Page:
Importance of Early Childhood Mental Health Care

by NDFAuthors

  • Oct 17, 2017

Screaming, crying and throwing toys continue in an endless loop. The parent is lost. Confused with what might have provoked this bout of sadness and anger. The turmoil only seems to be getting worse. What could possibly be wrong? What could this child be trying to express to the adults in their lives?

Young children between the ages of one through five years-old often have difficulty expressing their true emotions. This is particularly prevalent when a child has been through emotional trauma, and lives in a troubling environment, often including domestic violence or drug abuse. Due to the fact that young children lack the emotional maturity and complex language skills they often react by screaming, yelling, and desperately struggling to get attention. It is imperative that children who are struggling receive help, so that they have a better chance to lead successful adult lives.

In a recent opinion article published by The Daily News, Tonia Spence reflects on the demand for mental health care for children. The subject of mental health and self care carries many stigmas in the United States. Spence discusses how mental health issues “can emerge between birth and five due to triggers.” Many times it is hard to interpret the correct signs of mental illness in children and many times results in children who are reacting to stress and anxiety “being labeled as bad.” Spence works at the Brownsville Child Development Center, which is an early childhood mental health clinic. Brownsville has astronomical levels of childhood poverty, hovering around 44%, compared to 31% nationally. As a result, Brownsville is a source of over a third of New York City’s child welfare cases. Additionally, around half of Brownsville families have lived in homeless shelters. Both of these broader statistics have a direct impact on the emotional and physical well-being of many young children in the area, thus resulting in a mental health epidemic. Spence notes that “parents who themselves have been traumatized often don’t have the emotional capacity to help their children.” Although it is often not directly the fault of the parent, when two individuals go through traumatizing life experiences oftentimes neither one of them is able to be fully present for the other. New York City has enacted many policies that assist struggling children and their families.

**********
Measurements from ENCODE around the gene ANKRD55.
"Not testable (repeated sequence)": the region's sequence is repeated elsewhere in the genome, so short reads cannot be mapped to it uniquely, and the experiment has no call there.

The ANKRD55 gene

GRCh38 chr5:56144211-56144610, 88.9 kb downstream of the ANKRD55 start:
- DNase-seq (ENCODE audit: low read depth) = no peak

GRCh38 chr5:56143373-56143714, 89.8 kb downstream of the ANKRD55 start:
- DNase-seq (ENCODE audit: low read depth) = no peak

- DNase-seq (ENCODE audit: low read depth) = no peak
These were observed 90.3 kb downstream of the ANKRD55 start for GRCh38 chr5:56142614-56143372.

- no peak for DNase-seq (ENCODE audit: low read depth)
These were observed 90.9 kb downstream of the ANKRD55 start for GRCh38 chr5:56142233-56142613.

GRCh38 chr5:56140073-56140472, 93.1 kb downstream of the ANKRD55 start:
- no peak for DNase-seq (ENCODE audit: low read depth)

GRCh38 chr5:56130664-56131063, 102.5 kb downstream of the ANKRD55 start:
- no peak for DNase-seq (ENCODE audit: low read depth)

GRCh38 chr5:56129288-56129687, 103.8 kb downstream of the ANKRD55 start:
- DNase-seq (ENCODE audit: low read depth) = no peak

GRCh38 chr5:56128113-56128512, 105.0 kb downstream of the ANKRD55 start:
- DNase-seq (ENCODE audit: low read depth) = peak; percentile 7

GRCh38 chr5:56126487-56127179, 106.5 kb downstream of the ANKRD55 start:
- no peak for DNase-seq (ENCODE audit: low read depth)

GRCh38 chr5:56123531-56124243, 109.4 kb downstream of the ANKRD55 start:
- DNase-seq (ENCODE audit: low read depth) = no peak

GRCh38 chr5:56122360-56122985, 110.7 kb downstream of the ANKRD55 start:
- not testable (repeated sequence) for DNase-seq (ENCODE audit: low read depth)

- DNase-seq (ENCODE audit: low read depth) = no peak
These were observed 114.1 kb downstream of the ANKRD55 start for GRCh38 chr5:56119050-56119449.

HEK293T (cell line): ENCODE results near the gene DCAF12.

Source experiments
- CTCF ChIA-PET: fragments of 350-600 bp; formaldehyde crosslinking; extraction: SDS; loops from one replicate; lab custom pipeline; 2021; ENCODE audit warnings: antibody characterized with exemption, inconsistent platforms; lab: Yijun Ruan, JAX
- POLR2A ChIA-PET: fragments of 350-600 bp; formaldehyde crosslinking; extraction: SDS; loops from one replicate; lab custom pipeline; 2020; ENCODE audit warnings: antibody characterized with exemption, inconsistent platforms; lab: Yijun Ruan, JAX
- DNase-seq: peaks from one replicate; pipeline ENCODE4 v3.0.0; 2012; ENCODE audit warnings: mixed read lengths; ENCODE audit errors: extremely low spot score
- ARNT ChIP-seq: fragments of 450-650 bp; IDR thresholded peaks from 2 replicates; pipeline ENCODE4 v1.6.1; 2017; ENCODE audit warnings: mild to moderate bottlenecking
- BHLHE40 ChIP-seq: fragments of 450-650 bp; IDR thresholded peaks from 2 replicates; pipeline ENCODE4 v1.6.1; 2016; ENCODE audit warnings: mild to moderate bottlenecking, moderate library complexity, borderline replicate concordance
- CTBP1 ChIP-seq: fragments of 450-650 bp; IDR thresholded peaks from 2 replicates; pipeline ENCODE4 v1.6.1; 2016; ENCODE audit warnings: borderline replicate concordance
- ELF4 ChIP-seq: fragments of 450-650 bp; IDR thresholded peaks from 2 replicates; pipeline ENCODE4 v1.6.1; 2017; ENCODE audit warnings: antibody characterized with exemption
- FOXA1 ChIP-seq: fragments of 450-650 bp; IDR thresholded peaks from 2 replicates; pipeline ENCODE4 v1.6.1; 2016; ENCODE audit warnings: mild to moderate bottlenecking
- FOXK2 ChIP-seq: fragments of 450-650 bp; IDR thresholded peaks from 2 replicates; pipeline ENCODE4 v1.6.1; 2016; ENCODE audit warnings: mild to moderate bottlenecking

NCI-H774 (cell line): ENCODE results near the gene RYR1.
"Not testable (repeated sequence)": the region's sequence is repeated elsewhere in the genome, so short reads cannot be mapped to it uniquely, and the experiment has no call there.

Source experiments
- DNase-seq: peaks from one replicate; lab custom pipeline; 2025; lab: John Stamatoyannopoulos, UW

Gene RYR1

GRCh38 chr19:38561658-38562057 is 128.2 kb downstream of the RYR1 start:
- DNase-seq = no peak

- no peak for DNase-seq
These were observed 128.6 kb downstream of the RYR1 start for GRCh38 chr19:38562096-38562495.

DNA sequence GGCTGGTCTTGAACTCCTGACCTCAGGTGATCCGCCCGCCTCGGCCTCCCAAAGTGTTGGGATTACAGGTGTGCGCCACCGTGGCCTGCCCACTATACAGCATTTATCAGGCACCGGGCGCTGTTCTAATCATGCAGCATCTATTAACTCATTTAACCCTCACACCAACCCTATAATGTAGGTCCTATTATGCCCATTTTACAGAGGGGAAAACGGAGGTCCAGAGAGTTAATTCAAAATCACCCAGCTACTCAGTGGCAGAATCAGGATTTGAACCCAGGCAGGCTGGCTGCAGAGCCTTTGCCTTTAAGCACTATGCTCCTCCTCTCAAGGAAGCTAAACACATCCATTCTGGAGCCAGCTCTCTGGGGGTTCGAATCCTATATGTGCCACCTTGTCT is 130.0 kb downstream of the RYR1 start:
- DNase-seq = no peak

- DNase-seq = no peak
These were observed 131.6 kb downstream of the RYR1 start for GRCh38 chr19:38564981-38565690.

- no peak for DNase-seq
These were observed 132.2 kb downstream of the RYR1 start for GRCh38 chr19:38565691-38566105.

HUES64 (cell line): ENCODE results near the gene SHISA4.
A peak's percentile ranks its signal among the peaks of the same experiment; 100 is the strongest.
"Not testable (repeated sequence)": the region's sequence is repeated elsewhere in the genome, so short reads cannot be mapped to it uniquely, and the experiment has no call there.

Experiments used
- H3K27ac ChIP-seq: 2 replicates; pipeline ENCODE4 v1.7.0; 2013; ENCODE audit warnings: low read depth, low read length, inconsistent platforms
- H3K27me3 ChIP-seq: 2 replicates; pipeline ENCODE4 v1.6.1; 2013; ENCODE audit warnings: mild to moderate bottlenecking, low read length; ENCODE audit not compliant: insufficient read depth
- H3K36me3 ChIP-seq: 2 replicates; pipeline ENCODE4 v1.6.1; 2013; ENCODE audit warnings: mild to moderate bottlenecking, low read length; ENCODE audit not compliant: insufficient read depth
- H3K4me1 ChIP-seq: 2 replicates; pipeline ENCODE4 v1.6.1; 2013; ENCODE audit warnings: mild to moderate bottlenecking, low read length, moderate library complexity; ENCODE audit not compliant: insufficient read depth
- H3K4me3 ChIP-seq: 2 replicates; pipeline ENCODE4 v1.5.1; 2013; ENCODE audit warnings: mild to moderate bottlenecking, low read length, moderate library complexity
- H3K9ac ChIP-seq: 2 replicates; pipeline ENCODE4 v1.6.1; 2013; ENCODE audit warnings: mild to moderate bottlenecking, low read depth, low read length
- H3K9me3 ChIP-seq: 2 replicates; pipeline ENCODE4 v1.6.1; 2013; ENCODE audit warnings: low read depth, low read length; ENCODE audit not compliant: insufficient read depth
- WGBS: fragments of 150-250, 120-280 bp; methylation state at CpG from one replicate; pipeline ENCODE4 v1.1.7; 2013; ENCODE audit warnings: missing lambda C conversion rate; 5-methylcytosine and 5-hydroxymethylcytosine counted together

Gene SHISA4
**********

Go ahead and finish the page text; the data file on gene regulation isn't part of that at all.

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Once a parent recognizes that their child is in need of help or therapy, it is often confusing what to pay and where to pay it. The American Psychological Association has a page of its website dedicated to answering frequently asked questions involving deductibles and co pays for mental health diagnosis and treatments. It is essential to note that the importance of the Parity Law, which was passed in 2008. The basis of this legislation “requires health insurance carriers to achieve coverage parity between Mental Health/Substance Use Disorders and medical/surgical benefits, especially in regard to financial requirements and treatment limitations.” Often, many children who struggle with mental health from a young age are from disadvantaged backgrounds and whose parents are unable to fully pay for advised treatments, due to steep copays. This limits children who desperately need services due to their parents health care coverage.

Brain development is at a critical point between the ages of one and five years old. Language and motor skills begin to progress at a very high rate between these ages. That is why it is essential that mental health care is provided for children starting at a young age, so that they will be able to lead successful lives as adults. Trauma can be debilitating for people of all ages. If more healthcare services were offered in more neighborhoods and were  de stigmatized by society, many parents would be able to seek out the help that both them and their children need in order to receive therapy and strategies for dealing with trauma from licensed professionals.